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Philosopher of science: Are there laws in biology, as in physics?

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The Altenberg 16 From Massimo Pigliucci at Footnotes to Plato:

Theoretical biology’ is a surprisingly heterogeneous field, partly because it encompasses ‘‘doing theory’’ across disciplines as diverse as molecular biology, systematics, ecology, and evolutionary biology. Moreover, it is done in a stunning variety of different ways, using anything from formal analytical models to computer simulations, from graphic representations to verbal arguments. A few years ago I co-organized a workshop on this topic at the Konrad Lorenz Institute for theoretical biology in Vienna, and then published an edited volume of the journal Biological Theory collecting all contributions.

It certainly sounds as though Pigliucci talking about the shot heard round the world, The Altenberg 16: An Exposé of the Evolution Industry (2009), though he does not go to any trouble to say so. He asks, are there laws in biology, as in physics?

If not laws, are there general theories in biology? Theodosius Dobzhansky famously said that ‘‘nothing in biology makes sense except in the light of evolution.’’ Adding that to Richard Dawkins’ quest for ‘‘universal Darwinism’’ and to Daniel Dennett’s contention that Darwinism is a ‘‘universal acid’’ of sorts that cuts across disciplines, extending the idea of Darwinian evolution well beyond biology itself, one would think that biologists have settled on their version of a theory of everything long ago. One would be surprised. A perusal of the recent literature shows quite a bit of activity in this department, again largely on the side of ecologists. I will briefly comment on one such attempts, referring the interested reader to two more case studies discussed in the paper. More.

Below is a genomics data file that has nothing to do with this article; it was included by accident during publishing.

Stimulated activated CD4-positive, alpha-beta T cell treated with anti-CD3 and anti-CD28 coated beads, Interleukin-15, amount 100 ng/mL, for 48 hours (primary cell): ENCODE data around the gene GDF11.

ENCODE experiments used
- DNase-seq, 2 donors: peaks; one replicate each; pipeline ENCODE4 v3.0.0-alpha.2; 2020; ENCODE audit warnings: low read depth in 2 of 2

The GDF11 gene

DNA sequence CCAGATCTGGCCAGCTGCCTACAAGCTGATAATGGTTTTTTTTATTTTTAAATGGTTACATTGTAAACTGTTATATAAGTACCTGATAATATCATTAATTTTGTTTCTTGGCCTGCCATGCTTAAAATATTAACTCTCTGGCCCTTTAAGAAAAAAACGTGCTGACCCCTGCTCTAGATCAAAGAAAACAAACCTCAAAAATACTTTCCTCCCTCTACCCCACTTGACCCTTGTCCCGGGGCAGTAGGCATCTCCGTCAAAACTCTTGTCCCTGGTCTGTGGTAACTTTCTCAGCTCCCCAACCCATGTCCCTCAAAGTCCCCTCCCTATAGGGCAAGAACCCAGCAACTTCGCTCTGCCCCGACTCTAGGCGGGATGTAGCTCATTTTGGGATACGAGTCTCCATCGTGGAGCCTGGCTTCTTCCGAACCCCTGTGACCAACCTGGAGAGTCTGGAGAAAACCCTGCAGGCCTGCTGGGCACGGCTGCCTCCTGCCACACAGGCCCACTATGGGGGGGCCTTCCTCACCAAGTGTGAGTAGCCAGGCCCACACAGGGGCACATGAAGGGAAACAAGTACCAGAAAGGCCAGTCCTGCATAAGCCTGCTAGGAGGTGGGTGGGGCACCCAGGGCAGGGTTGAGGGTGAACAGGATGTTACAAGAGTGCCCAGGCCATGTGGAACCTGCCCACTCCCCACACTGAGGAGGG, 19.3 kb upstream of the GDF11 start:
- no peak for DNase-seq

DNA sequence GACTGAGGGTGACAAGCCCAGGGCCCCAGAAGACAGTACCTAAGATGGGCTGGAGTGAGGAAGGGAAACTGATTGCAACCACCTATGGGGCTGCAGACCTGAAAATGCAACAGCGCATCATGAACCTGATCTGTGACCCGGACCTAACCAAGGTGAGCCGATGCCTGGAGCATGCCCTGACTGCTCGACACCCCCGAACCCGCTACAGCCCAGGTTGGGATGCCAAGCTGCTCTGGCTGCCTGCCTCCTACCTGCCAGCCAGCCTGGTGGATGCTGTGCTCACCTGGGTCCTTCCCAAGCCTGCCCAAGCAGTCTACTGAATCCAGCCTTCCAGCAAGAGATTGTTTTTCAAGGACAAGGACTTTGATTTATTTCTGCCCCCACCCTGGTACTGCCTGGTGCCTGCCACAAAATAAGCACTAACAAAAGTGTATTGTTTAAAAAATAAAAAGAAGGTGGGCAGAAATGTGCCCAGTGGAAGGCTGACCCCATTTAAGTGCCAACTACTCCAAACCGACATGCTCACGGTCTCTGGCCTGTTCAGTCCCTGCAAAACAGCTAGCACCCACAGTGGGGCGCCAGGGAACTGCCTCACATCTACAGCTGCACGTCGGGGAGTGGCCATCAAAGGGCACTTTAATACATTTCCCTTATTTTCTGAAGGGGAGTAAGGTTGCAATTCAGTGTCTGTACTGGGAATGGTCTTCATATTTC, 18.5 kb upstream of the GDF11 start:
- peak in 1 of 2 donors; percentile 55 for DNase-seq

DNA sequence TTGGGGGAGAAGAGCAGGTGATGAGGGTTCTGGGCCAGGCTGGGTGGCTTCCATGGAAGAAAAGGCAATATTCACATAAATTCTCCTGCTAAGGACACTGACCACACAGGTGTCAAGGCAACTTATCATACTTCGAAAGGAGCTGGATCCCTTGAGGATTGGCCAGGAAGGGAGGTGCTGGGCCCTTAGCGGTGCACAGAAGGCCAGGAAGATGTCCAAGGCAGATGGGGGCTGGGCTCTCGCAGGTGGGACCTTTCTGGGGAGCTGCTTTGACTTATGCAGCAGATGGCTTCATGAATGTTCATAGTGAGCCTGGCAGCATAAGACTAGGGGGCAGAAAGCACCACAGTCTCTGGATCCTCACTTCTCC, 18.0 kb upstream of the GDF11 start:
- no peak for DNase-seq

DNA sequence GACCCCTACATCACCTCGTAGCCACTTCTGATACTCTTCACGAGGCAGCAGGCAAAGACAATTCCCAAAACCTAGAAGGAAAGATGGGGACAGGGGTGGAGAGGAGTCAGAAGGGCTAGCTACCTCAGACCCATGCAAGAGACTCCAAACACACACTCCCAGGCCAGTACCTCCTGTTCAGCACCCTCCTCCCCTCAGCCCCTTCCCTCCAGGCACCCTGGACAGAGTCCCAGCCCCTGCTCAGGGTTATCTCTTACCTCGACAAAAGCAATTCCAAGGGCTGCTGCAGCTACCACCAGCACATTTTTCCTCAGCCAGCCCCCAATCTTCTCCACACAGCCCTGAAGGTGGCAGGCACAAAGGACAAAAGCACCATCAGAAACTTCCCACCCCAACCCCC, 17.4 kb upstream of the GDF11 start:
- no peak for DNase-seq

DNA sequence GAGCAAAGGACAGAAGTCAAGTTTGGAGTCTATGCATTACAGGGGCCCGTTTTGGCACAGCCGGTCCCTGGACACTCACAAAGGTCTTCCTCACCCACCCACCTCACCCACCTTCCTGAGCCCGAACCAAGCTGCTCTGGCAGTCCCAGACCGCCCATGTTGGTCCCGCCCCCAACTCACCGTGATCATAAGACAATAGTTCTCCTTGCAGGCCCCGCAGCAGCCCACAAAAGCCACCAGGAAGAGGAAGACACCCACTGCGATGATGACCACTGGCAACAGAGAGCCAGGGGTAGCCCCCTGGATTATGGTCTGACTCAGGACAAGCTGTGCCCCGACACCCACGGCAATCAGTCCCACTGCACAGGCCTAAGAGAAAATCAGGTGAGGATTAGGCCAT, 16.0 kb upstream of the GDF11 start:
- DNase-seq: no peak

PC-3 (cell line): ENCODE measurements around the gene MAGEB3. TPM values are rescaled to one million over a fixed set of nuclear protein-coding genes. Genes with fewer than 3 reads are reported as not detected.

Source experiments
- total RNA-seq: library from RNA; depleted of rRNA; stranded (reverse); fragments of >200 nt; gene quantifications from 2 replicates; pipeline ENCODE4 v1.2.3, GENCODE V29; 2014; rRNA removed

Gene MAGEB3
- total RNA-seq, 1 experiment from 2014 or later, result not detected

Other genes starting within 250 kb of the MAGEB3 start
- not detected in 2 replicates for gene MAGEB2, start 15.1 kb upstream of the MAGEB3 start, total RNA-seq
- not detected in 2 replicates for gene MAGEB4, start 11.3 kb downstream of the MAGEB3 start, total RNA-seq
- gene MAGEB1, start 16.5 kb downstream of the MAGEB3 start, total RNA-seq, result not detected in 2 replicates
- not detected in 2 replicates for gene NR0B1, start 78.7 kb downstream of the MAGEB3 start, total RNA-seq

Pigliucci seems to be dancing around the main point: To the extent that biology is a form of history (of life on this planet), it simply cannot be what mathematics or physics are. Unless, of course, we believe that everything is fated or fixed, but quantum mechanics would suggest that that’s impossible. In that case, laws of biology must end up being like laws of history: Everybody dies; everything runs down in the long run, new stuff starts up all the time… True, but where does it get us?

See also: Massimo Pigliucci: A burden of proof in science that just does not make sense

Pigliucci seems to be dancing around the main point: To the extent that biology is a form of history (of life on this planet), it simply cannot be what mathematics or physics are.
Eh? Now that's an argument I haven't seen. Possibly because (a) astronomy is also a form of history: the difference between biology & physics is very different from the difference between astronomy & physics. (b) To the extent that biology isn't a form of history, it still looks very different from physics (and mathematics, of course). If you look at laws in biology (as I did a few years ago), it's clear that what we call laws are very different to laws in physics. There are good reasons for this (essentially that biology & physics study very different things). So the law-like model that philosophers of science developed from looking at physics doesn't work for biology. Bob O'H
In Biology what we see is an overwhelming number of research papers describing an increasing number of "surprising"* and "unexpected"* discoveries revealing undeniable facts that point to designed systems that operate on complex functionally specified information. Whether that qualify as law or theory is above my pay grade. :) (*) surprising and unexpected to scientists doing reductionist bottom-up reverse engineering with narrow-mindedness that keep them from thinking out of wrongly preconceived boxes. Dionisio

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